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Wednesday, July 24, 2002

HIGH NOTES

Warren Zevon: 'My Ride's Here'


Despite having predicted his own irrelevance as far back as 1976 on the song "Desperados Under the Eaves," Warren Zevon has outlasted his more illustrious L.A. pals The Eagles and mentor Jackson Browne even if his awkward song stylings and unpretty baritone haven't changed a bit. And while Zevon himself admits he's overstayed the snickering welcome he received in 1977 for his only hit, "Werewolves of London," he's unapologetic about continuing to exploit his image as the Robert Stone of rock.

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But as he proves on his new album, "My Ride's Here," Zevon may be more relevant than ever; which isn't to say the zeitgeist has caught up with him, only that the sine wave of pop-culture cynicism has risen to a point where it once again dovetails with his sour wit. The perfect antidote to the self-deprecating sappiness that fuels the current emo-core craze can be found in Zevon's short stories of real losers and real jerks. He has no problem aligning Russell Crowe with Hafez Assad on the asshole curve and can pinpoint Albert Einstein's genius in his ability to "make out like Charlie Sheen" while "working on his universal plan."

Zevon's own peculiar genius has always been the way he simultaneously promotes and ridicules the basest human impulses. On the opening rocker, "Sacrificial Lambs," he rails: "Take a look at my family tree, every brother and sister wants something for free." In the almost epic "Hit Somebody," a doltish Canadian farm boy becomes a hockey star simply because he can kick butt: "The king of the goons with a box for a throne."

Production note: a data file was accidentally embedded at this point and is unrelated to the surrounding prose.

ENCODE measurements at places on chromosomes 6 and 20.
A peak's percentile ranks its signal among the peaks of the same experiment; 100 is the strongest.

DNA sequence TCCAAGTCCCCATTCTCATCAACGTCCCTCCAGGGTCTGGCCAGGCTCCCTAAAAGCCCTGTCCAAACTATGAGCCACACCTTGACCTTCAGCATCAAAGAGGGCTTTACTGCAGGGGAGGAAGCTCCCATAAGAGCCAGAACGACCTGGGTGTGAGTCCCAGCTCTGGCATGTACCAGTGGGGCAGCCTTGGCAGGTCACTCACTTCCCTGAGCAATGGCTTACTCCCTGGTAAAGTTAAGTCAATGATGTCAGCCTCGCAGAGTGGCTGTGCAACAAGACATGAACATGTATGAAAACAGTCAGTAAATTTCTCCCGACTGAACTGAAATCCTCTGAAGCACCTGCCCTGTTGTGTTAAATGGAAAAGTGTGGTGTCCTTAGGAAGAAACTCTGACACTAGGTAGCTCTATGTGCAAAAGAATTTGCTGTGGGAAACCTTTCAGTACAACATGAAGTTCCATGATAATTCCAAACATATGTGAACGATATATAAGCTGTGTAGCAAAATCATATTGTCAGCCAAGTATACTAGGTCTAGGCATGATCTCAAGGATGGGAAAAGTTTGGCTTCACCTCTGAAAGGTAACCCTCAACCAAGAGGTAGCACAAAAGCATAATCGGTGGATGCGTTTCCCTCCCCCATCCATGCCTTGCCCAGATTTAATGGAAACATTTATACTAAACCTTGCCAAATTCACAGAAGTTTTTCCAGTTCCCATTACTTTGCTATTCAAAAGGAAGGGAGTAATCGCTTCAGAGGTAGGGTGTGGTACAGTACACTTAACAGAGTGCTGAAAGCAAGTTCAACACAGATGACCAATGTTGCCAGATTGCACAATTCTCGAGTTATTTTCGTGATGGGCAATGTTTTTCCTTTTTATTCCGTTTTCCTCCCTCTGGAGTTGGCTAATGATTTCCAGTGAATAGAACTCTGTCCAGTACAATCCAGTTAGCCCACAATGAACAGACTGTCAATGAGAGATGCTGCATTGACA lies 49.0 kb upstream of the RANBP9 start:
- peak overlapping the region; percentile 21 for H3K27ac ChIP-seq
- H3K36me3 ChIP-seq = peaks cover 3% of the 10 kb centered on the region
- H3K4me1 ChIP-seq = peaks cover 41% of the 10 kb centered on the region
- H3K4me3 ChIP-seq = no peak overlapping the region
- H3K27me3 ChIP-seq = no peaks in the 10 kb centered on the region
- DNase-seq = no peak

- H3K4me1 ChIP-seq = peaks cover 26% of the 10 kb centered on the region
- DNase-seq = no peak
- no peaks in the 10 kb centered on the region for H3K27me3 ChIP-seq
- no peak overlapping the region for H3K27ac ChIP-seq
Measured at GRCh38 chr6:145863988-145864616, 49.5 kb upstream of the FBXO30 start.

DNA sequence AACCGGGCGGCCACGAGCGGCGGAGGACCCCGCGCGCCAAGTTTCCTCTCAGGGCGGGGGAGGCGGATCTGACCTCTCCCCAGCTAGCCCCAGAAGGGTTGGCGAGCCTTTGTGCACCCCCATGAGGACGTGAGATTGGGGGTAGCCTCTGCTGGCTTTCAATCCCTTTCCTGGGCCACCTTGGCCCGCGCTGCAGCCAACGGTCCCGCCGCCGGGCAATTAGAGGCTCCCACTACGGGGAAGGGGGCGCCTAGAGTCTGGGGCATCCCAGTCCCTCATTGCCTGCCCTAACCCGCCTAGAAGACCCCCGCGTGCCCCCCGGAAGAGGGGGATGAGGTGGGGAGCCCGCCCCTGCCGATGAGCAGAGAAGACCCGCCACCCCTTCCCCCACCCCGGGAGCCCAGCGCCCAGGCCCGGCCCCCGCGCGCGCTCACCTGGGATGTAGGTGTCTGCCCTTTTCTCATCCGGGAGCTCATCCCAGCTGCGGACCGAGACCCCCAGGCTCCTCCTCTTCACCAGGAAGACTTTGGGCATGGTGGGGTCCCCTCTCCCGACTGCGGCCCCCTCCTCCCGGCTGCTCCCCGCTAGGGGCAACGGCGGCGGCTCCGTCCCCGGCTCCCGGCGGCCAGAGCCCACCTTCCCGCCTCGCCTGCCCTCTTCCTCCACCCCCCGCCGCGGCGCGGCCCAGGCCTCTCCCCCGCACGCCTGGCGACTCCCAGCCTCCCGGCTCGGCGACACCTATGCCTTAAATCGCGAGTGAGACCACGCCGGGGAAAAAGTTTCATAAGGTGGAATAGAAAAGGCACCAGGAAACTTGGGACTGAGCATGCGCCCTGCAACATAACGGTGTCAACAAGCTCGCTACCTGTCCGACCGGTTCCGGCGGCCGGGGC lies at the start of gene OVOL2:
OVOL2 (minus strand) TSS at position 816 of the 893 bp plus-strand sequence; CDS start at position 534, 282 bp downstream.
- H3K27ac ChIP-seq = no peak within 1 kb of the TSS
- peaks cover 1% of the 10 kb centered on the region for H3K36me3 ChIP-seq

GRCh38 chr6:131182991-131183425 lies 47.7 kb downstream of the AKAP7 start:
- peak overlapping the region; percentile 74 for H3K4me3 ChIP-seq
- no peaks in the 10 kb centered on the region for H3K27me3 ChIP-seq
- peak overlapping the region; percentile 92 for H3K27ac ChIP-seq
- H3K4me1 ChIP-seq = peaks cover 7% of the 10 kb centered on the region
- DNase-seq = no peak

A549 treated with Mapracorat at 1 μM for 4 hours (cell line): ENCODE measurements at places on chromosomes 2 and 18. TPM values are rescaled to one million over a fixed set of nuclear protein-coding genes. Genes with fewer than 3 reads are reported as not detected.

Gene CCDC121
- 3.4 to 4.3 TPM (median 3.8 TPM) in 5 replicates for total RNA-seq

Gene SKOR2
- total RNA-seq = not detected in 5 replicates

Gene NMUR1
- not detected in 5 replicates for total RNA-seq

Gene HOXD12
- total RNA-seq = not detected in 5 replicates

In Zevon's world, people do not fall out of love, they fall into a mire of bitterness that puts love into proper perspective. "Did you light the candles? Did you put on 'Kind of Blue'?" he sarcastically asks a former lover who is now dating her hairdresser. "Guess what? I never liked the way he cut your hair."

The "lawyers, guns and money" theme that has kept Zevon barely creditworthy as a working singer-songwriter is less pronounced here, though he continues to tap hard-boiled scribes as writing partners (Hunter S. Thompson, Carl Hiaasen . . . what, still no Robert Stone?). If any theme is ascendant it's redemption, most literally on the title cut, where Zevon shares a hotel lobby with John Wayne, Jesus Christ and most of the Romantic poets. Even Charlton Heston walks in, pushing "the tablets of the Law" ("It's still the greatest story ever told," says ol' Chuck, a salesman to the end). Our protagonist demurs: "I'd like to stay, but I'm bound for glory." Warren Zevon, optimist. Who would have guessed that?



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